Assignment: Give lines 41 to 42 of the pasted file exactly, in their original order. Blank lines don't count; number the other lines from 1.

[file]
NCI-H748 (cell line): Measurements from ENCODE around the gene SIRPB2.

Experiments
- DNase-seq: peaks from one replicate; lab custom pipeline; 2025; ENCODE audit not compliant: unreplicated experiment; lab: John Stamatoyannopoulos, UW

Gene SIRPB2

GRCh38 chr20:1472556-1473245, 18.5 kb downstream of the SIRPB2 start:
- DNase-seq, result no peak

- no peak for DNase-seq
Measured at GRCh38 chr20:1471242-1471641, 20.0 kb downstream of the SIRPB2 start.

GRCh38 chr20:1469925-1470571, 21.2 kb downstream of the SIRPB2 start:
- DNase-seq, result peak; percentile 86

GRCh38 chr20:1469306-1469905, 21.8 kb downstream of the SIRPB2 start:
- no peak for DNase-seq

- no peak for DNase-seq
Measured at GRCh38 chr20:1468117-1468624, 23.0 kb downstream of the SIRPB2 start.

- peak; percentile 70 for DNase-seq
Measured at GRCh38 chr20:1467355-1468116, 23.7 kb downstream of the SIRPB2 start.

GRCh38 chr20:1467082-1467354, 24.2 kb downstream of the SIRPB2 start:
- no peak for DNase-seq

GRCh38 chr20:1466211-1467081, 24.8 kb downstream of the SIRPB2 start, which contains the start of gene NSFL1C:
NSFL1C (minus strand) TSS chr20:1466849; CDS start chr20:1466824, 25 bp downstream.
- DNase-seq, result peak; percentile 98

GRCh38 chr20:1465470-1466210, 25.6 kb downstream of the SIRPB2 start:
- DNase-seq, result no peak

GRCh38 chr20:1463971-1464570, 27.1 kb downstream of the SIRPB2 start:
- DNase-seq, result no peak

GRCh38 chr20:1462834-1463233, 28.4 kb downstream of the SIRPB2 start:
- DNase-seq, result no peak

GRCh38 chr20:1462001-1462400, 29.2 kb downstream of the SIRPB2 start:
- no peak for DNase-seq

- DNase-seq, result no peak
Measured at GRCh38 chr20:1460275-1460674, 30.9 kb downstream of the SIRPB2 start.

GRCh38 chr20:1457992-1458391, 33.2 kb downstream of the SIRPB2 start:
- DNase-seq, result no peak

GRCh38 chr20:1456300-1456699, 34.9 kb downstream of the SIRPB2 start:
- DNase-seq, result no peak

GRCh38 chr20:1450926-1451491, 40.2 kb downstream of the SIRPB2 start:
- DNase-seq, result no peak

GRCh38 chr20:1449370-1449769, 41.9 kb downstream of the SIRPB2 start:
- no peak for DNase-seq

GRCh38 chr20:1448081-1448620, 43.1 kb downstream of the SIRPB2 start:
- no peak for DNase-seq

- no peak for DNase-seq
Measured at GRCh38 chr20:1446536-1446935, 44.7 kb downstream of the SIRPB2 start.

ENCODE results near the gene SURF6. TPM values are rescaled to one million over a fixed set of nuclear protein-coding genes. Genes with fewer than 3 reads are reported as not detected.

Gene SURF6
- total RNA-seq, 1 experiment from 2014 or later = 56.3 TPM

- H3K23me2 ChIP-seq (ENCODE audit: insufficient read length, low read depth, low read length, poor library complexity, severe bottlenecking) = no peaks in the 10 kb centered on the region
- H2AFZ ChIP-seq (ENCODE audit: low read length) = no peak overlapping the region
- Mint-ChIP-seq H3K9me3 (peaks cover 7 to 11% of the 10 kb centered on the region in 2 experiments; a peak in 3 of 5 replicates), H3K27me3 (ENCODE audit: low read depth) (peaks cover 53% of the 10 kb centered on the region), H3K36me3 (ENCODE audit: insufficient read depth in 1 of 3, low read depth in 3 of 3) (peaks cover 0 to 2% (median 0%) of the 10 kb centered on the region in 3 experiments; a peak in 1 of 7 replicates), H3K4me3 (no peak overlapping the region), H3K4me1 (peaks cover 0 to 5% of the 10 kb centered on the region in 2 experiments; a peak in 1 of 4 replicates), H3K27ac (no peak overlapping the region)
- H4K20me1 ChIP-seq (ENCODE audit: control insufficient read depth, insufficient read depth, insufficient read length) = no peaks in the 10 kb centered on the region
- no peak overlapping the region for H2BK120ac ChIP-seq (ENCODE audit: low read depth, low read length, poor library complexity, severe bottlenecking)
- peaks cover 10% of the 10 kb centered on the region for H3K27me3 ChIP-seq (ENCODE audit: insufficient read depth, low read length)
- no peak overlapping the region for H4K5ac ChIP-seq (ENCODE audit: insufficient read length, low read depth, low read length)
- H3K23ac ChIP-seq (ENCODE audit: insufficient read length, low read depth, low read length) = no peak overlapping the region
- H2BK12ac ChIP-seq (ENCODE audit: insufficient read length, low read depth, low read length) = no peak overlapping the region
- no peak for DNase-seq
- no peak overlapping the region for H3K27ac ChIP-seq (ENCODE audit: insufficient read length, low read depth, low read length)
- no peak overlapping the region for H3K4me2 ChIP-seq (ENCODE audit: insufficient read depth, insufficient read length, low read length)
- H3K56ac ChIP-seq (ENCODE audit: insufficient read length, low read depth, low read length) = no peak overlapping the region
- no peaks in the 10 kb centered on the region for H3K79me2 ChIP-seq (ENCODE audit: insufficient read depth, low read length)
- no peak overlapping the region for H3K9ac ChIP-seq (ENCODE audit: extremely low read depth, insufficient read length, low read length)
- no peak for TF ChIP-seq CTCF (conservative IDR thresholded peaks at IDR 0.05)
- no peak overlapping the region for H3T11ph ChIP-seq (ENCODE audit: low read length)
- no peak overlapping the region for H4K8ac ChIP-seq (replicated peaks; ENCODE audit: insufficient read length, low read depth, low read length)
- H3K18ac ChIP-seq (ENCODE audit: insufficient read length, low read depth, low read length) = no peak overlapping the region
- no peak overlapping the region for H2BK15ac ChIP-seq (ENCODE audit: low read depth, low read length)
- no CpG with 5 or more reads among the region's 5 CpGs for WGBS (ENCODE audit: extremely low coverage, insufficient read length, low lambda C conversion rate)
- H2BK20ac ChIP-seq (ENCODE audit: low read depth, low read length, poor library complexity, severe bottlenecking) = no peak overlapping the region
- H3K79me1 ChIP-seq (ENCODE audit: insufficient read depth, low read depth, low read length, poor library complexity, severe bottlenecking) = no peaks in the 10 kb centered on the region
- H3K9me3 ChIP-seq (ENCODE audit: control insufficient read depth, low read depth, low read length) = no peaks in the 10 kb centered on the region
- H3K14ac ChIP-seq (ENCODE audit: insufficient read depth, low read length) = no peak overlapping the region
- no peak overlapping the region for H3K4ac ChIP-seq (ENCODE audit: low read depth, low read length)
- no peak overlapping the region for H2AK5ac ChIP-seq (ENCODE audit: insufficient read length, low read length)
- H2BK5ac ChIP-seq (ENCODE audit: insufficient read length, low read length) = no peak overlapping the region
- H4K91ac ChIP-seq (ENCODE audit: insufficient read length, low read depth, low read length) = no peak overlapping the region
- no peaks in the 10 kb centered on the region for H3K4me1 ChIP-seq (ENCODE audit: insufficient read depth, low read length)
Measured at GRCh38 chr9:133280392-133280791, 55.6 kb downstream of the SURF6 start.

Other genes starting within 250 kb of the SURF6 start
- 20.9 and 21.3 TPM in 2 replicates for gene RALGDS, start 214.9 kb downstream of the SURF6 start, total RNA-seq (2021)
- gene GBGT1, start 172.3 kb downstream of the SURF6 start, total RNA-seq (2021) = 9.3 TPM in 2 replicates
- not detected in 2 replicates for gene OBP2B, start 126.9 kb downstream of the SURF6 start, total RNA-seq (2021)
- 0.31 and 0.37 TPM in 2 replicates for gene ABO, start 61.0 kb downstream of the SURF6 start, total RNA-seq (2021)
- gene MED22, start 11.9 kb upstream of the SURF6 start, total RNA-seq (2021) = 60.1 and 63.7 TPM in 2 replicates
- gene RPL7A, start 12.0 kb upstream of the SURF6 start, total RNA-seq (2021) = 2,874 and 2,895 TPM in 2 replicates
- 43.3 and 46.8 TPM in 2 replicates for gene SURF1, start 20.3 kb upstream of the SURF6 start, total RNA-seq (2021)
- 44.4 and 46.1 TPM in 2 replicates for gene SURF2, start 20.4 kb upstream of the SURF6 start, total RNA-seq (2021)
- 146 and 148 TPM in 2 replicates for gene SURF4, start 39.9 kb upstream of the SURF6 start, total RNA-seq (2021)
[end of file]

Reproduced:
- no peak for DNase-seq

- no peak for DNase-seq